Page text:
In fact, if the technology would really work on a large scale, one could envisage halting farming altogether, at least in some areas. The land no longer farmed could be reforested, augmenting natural habitat space for many species and increasing the surface of natural carbon sinks in which trees would absorb much greater quantities of man produced CO2.
Think of China’s urban population
And, if this is good in general, consider more extreme but increasingly prevalent circumstances in which vertical farming would make a huge difference. Think of China, a country with more than 1.3 billion people. China has limited arable land. A great deal of its surface is arid and unsuitable for cultivation. China has also limited water supplies. And, due to frenetic industrialization, many of its rivers are highly polluted. At the same time, urbanization continues. In China there are now 34 cities with more than 1 million inhabitants, of which 12 have more than 2 million. Super cities like Beijing and Shanghai exceed 20 million.
In China’s case one can easily see the cost effectiveness of vertical farming. In one stroke one could eliminate water and land constraints, while vastly simplifying food storage and distribution logistics for tens of millions of urban consumers.
What are the obstacles?
Well, if vertical farming is such a good idea, why are we not doing it yet? Apparently there ares still a number of unresolved issues. A major one is energy use, especially in regions of the globe that do not get the abundant sun light necessary to grow plants. If these vertical greenhouses need to have constant artificial lighting, this becomes a significant additional cost that may doom the whole idea as economically impractical. In more favorable climate conditions we can do without artificial lighting. But sun exposure needs to be even. Experts are tinkering with solutions such as placing plants on moving belts that would guarantee that all plants get an even amount of sun light.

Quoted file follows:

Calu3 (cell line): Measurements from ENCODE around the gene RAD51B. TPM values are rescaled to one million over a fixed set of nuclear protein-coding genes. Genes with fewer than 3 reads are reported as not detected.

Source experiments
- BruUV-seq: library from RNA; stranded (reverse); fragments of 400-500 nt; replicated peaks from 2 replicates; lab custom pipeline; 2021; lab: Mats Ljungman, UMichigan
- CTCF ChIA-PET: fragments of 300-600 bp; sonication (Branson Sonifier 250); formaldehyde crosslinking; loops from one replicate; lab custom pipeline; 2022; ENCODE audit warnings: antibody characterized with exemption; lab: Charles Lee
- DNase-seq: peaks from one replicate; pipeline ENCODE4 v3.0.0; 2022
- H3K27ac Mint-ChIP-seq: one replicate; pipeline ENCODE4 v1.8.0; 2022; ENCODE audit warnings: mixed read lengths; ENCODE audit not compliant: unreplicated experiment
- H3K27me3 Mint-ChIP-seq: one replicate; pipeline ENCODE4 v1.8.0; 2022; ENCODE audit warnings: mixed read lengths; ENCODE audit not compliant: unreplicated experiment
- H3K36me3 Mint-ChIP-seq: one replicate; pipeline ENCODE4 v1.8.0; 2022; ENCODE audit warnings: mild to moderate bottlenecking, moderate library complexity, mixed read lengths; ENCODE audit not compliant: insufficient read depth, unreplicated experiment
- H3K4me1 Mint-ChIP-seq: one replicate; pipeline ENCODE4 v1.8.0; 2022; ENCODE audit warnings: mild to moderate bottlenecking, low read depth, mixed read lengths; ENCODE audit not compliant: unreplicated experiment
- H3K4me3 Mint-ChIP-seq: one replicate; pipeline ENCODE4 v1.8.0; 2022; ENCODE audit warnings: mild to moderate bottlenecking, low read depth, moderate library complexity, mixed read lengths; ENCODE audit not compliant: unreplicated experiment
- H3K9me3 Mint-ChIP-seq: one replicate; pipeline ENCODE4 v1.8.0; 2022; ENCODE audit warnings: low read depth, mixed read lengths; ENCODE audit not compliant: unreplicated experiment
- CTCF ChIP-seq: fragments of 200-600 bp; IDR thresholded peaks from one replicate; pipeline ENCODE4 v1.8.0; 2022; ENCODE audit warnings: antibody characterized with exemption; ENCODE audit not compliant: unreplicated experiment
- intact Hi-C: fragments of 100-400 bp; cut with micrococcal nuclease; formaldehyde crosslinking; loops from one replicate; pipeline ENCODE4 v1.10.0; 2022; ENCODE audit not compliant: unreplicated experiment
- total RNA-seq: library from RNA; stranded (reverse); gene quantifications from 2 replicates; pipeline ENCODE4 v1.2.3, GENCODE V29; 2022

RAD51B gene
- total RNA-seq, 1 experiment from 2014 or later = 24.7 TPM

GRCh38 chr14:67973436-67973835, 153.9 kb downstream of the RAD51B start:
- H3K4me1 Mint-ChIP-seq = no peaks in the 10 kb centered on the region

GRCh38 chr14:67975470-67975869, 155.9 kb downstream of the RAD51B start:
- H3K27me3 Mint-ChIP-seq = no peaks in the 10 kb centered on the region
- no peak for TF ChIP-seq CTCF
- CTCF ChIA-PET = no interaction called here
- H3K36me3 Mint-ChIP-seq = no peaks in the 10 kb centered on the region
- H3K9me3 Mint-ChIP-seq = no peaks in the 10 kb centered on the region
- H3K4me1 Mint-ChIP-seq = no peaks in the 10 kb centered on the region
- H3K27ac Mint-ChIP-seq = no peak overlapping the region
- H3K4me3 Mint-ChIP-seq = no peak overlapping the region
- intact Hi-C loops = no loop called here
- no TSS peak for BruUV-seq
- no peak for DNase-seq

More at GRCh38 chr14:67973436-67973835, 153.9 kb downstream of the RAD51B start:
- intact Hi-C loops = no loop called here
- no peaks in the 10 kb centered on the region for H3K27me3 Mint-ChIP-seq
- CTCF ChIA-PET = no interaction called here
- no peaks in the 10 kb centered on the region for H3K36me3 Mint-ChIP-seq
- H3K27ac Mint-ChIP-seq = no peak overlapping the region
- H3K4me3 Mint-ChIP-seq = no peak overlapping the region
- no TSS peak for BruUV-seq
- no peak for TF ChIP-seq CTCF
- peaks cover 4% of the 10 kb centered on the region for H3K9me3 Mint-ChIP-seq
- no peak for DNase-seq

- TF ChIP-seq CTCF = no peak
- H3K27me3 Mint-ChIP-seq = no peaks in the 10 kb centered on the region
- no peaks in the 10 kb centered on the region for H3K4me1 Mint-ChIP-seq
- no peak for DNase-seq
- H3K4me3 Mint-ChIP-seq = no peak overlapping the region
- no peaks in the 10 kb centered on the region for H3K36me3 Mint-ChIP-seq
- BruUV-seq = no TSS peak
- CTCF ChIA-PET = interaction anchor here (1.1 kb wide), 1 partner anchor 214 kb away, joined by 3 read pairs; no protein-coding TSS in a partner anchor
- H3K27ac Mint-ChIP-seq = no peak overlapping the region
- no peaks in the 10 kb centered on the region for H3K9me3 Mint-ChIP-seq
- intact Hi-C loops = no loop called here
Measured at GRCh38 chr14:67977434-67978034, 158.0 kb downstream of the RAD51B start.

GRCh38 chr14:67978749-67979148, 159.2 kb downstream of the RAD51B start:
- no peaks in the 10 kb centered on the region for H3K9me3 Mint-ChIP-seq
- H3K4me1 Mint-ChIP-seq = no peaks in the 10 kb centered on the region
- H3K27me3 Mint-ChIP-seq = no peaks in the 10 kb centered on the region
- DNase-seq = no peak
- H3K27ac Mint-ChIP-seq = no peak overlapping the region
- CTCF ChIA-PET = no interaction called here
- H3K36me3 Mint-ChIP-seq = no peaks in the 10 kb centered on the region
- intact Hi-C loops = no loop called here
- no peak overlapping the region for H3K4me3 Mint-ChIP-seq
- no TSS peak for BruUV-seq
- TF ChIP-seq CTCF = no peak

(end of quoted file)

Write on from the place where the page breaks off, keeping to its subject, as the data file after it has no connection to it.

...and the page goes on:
Besides, modern very low consumption lighting, plus air flow and other control systems may provide cost effective solutions for other technical problems. If this is so, then it may very well be that soon enough the urban vertical greenhouse may graduate from the concept department to becoming a real business.
The challenges of feeding billions are real
Whatever the unresolved issues of this proposed technology, the very real challenges represented by a growing and increasingly urban world population, and by the scarcity of both arable land and water create a pretty compelling case for new solutions. Vertical urban farming could be one of them.
As The Economist suggested, (Vertical Farming, Does it Really Stack Up?, December 9, 2010), may be before we get to the lettuce skyscraper we can have a range of intermediate steps that will test some of the basic technologies and assumptions about the cost effectiveness of urban farming. For instance, it is quite possible to set greenhouses on top of supermarkets, or on top of large buildings in cities. These would not be multi-storeyed greenhouses, but they could provide insights as to how practical and economically viable urban agriculture can be.
Will Jackson Hole be a mile stone in vertical agriculture?
In the meantime, the small town of Jackson Hole may solve its own problem of lack of arable land and a very short growing season. And if its relatively small Vertical Harvest project works out, this success may be remembered as a critical mile stone in urban agriculture.Print This Post